Under the Internal Revenue Code, a person who is convicted of felony tax evasion is defined as “[a]ny person who willfully attempts in any manner to evade or defeat any tax imposed by this title or the payment thereof…”. In addition to a felony conviction, one who is found guilty of felony criminal tax evasion shall be fined up to $100,000 for an individual and up to $500,000 for a corporation and/or face up to 5 years in prison. In addition to the fine and/or jail time, a felony-convicted taxpayer will also be responsible for the costs of prosecuting the case. The two basic types of evasion include: evasion of assessment and evasion of payment. The evasion of assessment includes failure to file or filing a false return. One common example we often see if where the IRS claims that not all of the taxpayers taxable income was included in their tax returns, based upon reviewing the taxpayers bank statements. Evasion of payment occurs after a tax is assessed and usually involves the concealment of assets available to pay taxes.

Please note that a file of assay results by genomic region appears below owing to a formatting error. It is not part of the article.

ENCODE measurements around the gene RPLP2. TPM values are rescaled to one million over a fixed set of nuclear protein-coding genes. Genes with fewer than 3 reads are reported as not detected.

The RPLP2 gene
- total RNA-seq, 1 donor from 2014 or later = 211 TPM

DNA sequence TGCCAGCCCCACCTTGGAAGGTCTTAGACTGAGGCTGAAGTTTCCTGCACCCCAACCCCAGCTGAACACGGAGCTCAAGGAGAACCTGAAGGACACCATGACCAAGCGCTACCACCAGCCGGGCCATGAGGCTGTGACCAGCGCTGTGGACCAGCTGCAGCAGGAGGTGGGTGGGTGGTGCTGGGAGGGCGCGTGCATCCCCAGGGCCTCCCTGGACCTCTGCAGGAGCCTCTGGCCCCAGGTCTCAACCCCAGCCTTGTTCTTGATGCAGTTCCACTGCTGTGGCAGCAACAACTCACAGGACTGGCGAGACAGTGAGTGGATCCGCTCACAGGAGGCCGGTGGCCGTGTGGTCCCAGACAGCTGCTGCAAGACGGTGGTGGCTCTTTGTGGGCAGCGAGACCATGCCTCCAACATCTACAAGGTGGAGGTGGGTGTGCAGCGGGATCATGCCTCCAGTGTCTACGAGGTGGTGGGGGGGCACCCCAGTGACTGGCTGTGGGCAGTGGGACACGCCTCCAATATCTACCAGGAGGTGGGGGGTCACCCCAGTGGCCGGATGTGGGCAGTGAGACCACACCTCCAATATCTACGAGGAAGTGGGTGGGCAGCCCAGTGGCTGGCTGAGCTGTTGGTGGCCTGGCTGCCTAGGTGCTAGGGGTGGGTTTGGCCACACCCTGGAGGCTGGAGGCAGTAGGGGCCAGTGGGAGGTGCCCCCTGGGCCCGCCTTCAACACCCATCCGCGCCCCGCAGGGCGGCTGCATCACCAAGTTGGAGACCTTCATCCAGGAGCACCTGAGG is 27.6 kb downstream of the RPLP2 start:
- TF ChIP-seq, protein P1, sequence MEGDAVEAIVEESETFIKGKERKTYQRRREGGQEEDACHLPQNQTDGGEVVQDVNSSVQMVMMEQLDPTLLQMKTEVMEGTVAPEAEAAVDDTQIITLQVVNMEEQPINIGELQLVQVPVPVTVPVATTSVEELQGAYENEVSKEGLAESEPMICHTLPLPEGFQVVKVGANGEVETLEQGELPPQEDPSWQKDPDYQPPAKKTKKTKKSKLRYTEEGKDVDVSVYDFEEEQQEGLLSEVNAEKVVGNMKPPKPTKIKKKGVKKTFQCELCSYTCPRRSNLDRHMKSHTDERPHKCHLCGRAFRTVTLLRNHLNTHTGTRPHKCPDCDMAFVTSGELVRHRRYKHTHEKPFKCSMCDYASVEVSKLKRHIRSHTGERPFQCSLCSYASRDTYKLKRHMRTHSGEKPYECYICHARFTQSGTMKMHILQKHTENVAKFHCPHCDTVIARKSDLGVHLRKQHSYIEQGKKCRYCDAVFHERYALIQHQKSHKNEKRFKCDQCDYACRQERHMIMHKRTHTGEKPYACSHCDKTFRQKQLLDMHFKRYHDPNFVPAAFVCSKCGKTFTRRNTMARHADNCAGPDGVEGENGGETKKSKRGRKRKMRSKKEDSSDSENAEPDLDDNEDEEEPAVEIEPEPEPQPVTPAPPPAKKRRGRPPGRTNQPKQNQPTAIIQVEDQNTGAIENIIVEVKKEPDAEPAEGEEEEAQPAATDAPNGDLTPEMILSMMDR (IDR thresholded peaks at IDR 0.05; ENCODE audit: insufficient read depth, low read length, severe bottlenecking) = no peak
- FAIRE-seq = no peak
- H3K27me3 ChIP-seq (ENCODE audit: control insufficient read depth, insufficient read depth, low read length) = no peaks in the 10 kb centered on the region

Under the Internal Revenue Code, a person who is convicted of misdemeanor tax evasion is defined as “[a]ny person required … to pay any estimated tax or tax, or required … to make a return, keep any records, or supply any information, who willfully fails to pay such estimated tax or tax, make such return, keep such records, or supply such information, at the time or times required by law or regulations…”. In addition to a misdemeanor conviction, one who is found guilty of misdemeanor criminal tax evasion shall be fined up to $25,000 for an individual and up to $100,000 for a corporation and/or face up to 1 year in prison. In addition to the fine and/or jail time, a misdemeanor-convicted taxpayer will also be responsible for the costs of prosecuting the case.
Tax fraud and false statements, under the Internal Revenue Code include willful statements and representations on any tax return or other document that “is verified by a written declaration that it is made under the penalties of perjury, and which he does not believe to be true and correct as to every material matter.” Making fraudulent and false statements under the penalties of perjury are also actionable tax crimes.